First Responder Resiliency Program
Working with First Responders to Create Resiliency
The First Responder Resiliency Program is a peer-based program that helps First Responders maintain or regain their resilience and well-being during the routine exposure to operational stressors in their work. The 3.5 day residential program brings together 8 to 10 First Responder participants, with professional facilitators and team lead First Responders who have completed the program, in an intensive exploration and skill development opportunity for those looking to strengthen their operational stress competence and capacity at any stage of their career. The program is an evidence-informed model developed out of a collaboration between First Responder participants, the BC Professional Fire Fighters Association and Dr. Duncan Shields and Dr. David Kuhl from The Men’s Initiative at the University of British Columbia Faculty of Medicine. The program is helping to reduce stigma and change the culture of fire fighting in BC towards a more compassionate and supportive work environment for those who are experiencing operational stress reactions.
Helping Professional Athletes
After the Game-Understanding the Experience of Athletes in Transition
A significant number of professional athletes struggle after retirement from their sport careers, with increased incidence of stress and adjustment difficulties such as identity loss or disruption, problematic substance abuse, relationship dysfunction, depression, withdrawal, and suicide. While some literature points to the usefulness of transition programs for retiring athletes, they have also highlighted athletes’ resistance to engagement in such programs and the existence of stigma or “superstition of bad luck” related to thinking about retirement while still engaged professionally as athletes. Although researchers have frequently examined coping strategies employed by athletes during the career transition process, no study has been conducted on how professionals can support athletes in developing effective coping strategies. The current research will attempt to close this gap. Participants are ex-professional hockey players who played in the National Hockey League (NHL). Through semi-structured in-depth interviews, this research project will attempt to identify key themes in the transition experience with the objective of informing future transition services for this population.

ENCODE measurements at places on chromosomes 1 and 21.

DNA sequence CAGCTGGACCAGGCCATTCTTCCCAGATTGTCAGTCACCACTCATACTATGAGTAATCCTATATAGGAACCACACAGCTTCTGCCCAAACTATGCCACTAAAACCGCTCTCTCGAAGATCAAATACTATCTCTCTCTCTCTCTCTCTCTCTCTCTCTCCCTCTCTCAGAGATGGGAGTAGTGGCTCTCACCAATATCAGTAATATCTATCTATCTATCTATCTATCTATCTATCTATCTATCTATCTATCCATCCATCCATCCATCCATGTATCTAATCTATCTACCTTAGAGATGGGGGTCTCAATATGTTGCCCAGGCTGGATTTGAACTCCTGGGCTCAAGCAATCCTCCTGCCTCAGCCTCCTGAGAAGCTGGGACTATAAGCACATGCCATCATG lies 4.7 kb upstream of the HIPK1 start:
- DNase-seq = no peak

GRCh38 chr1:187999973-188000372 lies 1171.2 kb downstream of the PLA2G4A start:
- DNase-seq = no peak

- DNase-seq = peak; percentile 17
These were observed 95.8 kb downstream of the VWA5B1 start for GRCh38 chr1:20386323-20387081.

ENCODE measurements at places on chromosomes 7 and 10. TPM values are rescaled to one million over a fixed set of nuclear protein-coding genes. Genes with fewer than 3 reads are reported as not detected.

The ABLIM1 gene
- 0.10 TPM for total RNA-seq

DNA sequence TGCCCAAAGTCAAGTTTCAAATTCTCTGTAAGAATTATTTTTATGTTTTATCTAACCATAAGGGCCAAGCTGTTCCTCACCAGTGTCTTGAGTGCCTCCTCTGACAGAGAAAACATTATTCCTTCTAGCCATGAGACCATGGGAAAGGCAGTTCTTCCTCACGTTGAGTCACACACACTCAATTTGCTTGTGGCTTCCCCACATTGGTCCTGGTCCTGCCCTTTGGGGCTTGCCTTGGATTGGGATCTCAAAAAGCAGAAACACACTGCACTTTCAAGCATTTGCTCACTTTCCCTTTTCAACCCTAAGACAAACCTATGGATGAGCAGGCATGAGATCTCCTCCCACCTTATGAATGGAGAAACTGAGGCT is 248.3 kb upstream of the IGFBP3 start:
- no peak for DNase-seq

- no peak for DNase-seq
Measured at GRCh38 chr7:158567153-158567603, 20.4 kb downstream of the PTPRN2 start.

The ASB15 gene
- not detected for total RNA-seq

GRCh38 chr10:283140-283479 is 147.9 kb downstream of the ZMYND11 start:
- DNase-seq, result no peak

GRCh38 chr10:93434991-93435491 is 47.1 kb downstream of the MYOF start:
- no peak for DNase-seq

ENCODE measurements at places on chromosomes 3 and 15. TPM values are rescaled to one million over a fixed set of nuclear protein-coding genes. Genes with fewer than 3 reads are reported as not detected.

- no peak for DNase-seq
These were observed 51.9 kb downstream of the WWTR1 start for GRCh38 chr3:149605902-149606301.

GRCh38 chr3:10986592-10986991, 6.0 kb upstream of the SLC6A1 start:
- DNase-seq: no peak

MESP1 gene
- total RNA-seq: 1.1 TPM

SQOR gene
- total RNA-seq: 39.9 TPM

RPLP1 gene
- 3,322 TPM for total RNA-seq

Shifting Work Cultures Towards Inclusion & Empathy
Programs to Help Men Become More Inclusive and Empathic
Creating cultures of inclusion where men are more welcoming of differences and create a climate of empathy are critical especially in traditionally male dominated workplaces. Heineken Mexico is the largest Heineken company in the world and a company with a compelling stated purpose-To Win Big for a Better Mexico. The Men’s Initiative conducted two efforts with the company. We co-created a dialogue-based program for Heineken Mexico aimed at creating a more inclusive workplace while helping men and women explore the value of differences. The program has ben very successful at raising awareness and changing hearts, has been translated into Spanish and is now being conducted internally in the company.